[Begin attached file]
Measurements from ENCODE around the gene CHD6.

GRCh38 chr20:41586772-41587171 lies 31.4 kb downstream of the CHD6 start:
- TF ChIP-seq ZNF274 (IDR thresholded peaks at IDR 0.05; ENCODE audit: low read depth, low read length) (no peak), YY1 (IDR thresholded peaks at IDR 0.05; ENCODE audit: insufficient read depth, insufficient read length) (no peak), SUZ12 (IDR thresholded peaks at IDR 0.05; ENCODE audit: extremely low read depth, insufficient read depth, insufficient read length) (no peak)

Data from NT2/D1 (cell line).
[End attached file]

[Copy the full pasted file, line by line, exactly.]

Measurements from ENCODE around the gene CHD6.

GRCh38 chr20:41586772-41587171 lies 31.4 kb downstream of the CHD6 start:
- TF ChIP-seq ZNF274 (IDR thresholded peaks at IDR 0.05; ENCODE audit: low read depth, low read length) (no peak), YY1 (IDR thresholded peaks at IDR 0.05; ENCODE audit: insufficient read depth, insufficient read length) (no peak), SUZ12 (IDR thresholded peaks at IDR 0.05; ENCODE audit: extremely low read depth, insufficient read depth, insufficient read length) (no peak)

Data from NT2/D1 (cell line).